By: Mike Vorkunov
PORT ST. LUCIE, Fla. — This week, Steve Gelbs was named the new field reporter for SNY’s broadcasts. He takes over for the departed Kevin Burkhardt and joins the most celebrated announcing booth in baseball
To find about Gelbs, what the new job will be like for him, and what Mets fans can expect over the coming year, he sat down with NJ Advance Media. A full Q&A follows.
NJAM: How does it feel to get the job?
Gelbs: It’s really exciting. Really exciting. Getting to experience it a little bit last year, it’s like getting a little taste of something. To have the opportunity now to really sink my teeth into it and be a part of not just this network and covering a team with the history in New York City but really to be a part of the broadcast team that has been so widely recognized for what they’ve been able to accomplish. That part, to me, is thrilling. So I’m excited to sink my teeth into, excited to get underway. Excited to be here for a full year of what, I think, many people hope and expect to be a really fun one.
First person you called after you got the job.
She would be angry if it was anyone else.
She would be angry but even if it was somebody else, I would have to tell you it was my fiancée. She checks now. ‘Was I the first person you told?’ No, I called her up right away. She knew I was going up for a meeting. It was either you got it or you didn’t get it. So she was the first call right after and she was thrilled.
Coolest phone call, tweet or congratulations that you received after you got the job?
Mike Tirico. Has to be Mike Tirico. Once it was officially announced, Mike Tirico sent out a tweet and then actually sent me a personal message just basically explaining how he grew up such a big Mets fan and congratulated someone else that went to Syracuse. For me, one of the main reasons I went to Syracuse was because of the guys before me. The whole reason I went to Syracuse is because of who came out of Newhouse (School of Pubic Communications) and two of the major ones on the Mount Rushmore over there are Bob Costas and Mike Tirico. So to get that totally unsolicited tweet and message was unbelievable. And I told him right back, and this is a true story, that when I was in college I went to a lecture that he gave when he came back to visit. It really was one of the most inspiring lectures about how to go about this business and how to get into it and really get to where you want to be. Especially early on, the hardest thing is really keeping going when you’re just trying to get your foot in the door. It was always that one speech that I kept in the back of my mind, that one lecture. So I told him that a large reason why I’m here, without him knowing, is because of him. So that was really, really cool.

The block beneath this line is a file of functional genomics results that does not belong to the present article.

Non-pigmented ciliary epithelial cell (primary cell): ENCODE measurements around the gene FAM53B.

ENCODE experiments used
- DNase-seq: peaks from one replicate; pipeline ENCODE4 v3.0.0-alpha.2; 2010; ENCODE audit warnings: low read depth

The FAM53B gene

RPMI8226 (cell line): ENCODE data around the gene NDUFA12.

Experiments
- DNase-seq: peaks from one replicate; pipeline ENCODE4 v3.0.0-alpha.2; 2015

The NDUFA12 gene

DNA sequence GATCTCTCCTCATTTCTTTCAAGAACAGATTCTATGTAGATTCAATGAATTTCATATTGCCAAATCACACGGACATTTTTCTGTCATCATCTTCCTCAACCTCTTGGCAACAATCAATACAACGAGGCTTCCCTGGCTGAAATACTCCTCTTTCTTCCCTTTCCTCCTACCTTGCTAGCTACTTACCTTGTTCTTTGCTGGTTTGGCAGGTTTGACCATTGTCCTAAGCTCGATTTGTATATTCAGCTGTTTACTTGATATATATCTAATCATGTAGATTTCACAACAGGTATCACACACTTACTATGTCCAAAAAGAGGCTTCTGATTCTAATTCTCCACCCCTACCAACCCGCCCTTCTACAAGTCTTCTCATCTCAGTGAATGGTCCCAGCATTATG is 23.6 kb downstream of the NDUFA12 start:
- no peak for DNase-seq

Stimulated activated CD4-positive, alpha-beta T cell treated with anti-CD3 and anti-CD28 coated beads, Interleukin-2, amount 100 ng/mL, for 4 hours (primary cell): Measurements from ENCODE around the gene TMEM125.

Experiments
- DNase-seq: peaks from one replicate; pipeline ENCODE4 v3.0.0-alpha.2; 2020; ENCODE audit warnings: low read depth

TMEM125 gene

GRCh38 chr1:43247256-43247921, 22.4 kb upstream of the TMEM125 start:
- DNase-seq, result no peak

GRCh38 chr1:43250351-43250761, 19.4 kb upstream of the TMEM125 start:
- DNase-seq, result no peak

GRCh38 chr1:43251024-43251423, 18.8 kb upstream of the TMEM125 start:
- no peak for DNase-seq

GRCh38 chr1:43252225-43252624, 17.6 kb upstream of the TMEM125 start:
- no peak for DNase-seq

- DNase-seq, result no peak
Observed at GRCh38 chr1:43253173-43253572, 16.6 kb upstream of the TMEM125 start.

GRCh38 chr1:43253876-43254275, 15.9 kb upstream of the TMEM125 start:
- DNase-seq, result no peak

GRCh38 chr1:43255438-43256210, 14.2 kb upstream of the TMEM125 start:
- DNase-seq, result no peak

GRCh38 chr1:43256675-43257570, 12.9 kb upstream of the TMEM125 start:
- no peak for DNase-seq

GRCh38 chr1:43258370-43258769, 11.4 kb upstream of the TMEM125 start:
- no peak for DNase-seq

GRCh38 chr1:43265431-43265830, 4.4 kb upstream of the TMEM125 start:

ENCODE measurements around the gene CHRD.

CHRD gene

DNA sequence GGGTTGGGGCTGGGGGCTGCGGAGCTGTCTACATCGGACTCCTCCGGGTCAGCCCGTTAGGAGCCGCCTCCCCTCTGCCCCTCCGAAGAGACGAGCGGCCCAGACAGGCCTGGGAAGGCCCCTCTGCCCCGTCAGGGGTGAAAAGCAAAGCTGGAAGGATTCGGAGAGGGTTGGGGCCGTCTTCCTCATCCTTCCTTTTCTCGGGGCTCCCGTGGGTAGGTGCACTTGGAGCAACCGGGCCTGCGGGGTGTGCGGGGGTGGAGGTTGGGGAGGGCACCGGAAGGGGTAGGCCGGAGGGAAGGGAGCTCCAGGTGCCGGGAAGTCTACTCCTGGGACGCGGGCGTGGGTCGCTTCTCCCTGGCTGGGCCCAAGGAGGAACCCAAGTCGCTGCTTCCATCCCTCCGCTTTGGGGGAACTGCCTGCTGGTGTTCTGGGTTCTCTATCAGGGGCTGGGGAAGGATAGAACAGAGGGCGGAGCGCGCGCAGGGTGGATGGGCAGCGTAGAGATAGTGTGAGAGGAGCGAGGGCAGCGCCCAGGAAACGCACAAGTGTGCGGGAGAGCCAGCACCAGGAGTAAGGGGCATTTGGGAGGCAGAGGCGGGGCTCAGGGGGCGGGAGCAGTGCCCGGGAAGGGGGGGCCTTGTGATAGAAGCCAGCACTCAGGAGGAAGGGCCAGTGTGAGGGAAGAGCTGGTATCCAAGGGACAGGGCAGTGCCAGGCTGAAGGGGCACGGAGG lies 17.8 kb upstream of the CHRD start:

Have you figured out yet how you’re going to get through 120 days on the road?
Going out to a lot of dinners with you.
God help you then.
No, I’ve talked to some people about what the protocol is. Even when I would speak to Kevin (Burkhardt), and I spoke to Kevin so much about it last year in trying to pick Kevin’s brain, and Gary’s brain, and Ron’s brain, and Keith’s brain, the initial thing was, especially in your first year, you don’t realize how tiring it can really be. So from my perspective I’m looking at it far less as 162 and how to get through the next six months without many off days and more so here’s spring training first, let’s do this and then get ready for Opening Day and take it in spurts. But the one thing that I always constantly think about is, even though a lot of people like to refer to it like a grind – and certainly it’s long and there’s a lot of days in a row and I’m sure there will be moments where you want to go to sleep – at the end of the day we’re outside covering baseball for a living. It doesn’t get much better than that.